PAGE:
In May 1999, John Paul II visited Romania on the invitation from Patriarch Teoctist Arăpaşu of the Romanian Orthodox Church. This was the first time a pope had visited a predominantly Eastern Orthodox country since the Great Schism in 1054.[168] On his arrival, the Patriarch and the President of Romania, Emil Constantinescu, greeted the Pope.[168] The Patriarch stated, “The second millennium of Christian history began with a painful wounding of the unity of the Church; the end of this millennium has seen a real commitment to restoring Christian unity.”[168]

On 23–27 June 2001 John Paul II visited Ukraine, another heavily Orthodox nation, at the invitation of the President of Ukraine and bishops of the Ukrainian Greek Catholic Church.[169] The Pope spoke to leaders of the All-Ukrainian Council of Churches and Religious Organisations, pleading for “open, tolerant and honest dialogue”.[169] About 200 thousand people attended the liturgies celebrated by the Pope in Kiev, and the liturgy in Lviv gathered nearly one and a half million faithful.[169] John Paul II said that an end to the Great Schism was one of his fondest wishes.[169] Healing divisions between the Catholic and Eastern Orthodox churchesregarding Latin and Byzantine traditions was clearly of great personal interest. For many years, John Paul II sought to facilitate dialogue and unity stating as early as 1988 in Euntes in mundum, “Europe has two lungs, it will never breathe easily until it uses both of them.”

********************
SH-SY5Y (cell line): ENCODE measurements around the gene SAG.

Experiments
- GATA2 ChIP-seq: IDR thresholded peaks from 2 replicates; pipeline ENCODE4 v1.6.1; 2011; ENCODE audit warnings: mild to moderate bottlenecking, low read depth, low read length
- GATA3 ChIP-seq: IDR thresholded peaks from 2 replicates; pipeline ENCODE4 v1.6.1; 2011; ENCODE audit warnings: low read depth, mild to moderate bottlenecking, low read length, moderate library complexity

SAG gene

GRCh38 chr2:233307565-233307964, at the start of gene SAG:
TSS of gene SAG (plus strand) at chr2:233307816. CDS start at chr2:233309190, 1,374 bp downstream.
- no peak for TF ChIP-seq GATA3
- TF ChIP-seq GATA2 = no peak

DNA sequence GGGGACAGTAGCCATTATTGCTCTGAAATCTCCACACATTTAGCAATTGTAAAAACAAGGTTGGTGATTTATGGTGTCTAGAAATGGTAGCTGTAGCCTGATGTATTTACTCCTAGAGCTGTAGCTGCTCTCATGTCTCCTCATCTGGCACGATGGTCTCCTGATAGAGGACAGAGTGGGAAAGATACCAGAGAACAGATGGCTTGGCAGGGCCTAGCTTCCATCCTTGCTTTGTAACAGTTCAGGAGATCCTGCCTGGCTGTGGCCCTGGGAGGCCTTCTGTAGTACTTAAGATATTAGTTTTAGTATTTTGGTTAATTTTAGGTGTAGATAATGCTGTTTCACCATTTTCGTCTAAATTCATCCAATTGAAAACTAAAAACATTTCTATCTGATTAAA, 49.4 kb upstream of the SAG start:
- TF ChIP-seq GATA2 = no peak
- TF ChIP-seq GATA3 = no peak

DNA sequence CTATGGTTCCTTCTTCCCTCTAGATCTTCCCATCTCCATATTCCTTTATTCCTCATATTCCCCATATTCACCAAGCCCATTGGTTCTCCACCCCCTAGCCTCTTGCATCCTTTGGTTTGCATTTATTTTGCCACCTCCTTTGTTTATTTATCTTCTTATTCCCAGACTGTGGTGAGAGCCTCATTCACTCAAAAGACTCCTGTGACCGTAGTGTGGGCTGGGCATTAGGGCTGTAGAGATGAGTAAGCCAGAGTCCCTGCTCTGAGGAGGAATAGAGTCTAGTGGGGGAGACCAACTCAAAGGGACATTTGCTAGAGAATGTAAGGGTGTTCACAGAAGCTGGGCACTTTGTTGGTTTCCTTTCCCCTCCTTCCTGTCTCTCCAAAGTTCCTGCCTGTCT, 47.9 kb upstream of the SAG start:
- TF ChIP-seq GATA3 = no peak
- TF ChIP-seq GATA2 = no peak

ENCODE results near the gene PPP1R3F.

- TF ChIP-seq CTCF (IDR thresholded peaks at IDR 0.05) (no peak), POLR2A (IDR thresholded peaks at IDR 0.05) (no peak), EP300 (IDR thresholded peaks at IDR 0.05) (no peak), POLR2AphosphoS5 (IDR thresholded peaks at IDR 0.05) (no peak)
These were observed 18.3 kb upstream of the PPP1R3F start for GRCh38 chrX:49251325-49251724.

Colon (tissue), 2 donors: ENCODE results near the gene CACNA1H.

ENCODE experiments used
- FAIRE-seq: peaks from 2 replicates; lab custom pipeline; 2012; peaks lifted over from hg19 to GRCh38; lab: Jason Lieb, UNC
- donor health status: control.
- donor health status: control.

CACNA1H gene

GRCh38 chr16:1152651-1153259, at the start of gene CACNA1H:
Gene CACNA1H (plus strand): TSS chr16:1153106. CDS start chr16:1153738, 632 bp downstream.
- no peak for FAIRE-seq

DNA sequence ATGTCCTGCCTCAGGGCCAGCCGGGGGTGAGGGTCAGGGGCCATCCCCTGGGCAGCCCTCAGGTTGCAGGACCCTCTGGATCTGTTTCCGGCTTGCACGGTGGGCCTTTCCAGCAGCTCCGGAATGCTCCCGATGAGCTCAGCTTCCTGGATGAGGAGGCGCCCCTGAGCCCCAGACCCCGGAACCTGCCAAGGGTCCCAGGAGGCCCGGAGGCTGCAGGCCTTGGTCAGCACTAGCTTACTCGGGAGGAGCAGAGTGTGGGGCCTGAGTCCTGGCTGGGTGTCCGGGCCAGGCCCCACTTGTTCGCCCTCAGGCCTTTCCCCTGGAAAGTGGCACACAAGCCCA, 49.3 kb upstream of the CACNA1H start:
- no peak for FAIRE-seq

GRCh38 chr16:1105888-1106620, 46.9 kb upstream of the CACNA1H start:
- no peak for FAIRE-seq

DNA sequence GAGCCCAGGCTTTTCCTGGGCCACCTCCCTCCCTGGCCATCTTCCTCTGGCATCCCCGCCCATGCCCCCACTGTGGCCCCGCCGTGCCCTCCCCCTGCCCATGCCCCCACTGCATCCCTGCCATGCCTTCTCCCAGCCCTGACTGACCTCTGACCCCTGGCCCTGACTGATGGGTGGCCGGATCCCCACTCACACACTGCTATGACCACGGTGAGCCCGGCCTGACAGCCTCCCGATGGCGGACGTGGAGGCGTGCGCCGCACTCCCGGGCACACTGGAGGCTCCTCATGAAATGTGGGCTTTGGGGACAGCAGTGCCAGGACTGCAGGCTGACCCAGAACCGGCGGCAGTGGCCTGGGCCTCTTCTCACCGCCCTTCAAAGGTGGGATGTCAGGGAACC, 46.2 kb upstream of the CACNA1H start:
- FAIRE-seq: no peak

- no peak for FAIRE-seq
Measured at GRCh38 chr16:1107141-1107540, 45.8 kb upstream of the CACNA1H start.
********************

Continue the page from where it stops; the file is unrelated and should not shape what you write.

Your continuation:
During his 2001 travels, John Paul II became the first pope to visit Greece in 1291 years.[170][171] In Athens, the Pope met withArchbishop Christodoulos, the head of the Greek Orthodox Church.[170] After a private 30-minute meeting, the two spoke publicly. Christodoulos read a list of “13 offences” of the Catholic Church against the Eastern Orthodox Church since the Great Schism,[170]including the pillaging of Constantinople by crusaders in 1204, and bemoaned the lack of apology from the Catholic Church, saying “Until now, there has not been heard a single request for pardon” for the “maniacal crusaders of the 13th century”.[170]

The Pope responded by saying “For the occasions past and present, when sons and daughters of the Catholic Church have sinned by action or omission against their Orthodox brothers and sisters, may the Lord grant us forgiveness”, to which Christodoulos immediately applauded. John Paul II said that the sacking of Constantinople was a source of “profound regret” for Catholics.[170] Later John Paul II and Christodoulos met on a spot where Saint Paul had once preached to Athenian Christians. They issued a ‘common declaration’, saying “We shall do everything in our power, so that the Christian roots of Europe and its Christian soul may be preserved…. We condemn all recourse to violence, proselytism and fanaticism, in the name of religion.”[170] The two leaders then said the Lord’s Prayertogether, breaking an Orthodox taboo against praying with Catholics.[170]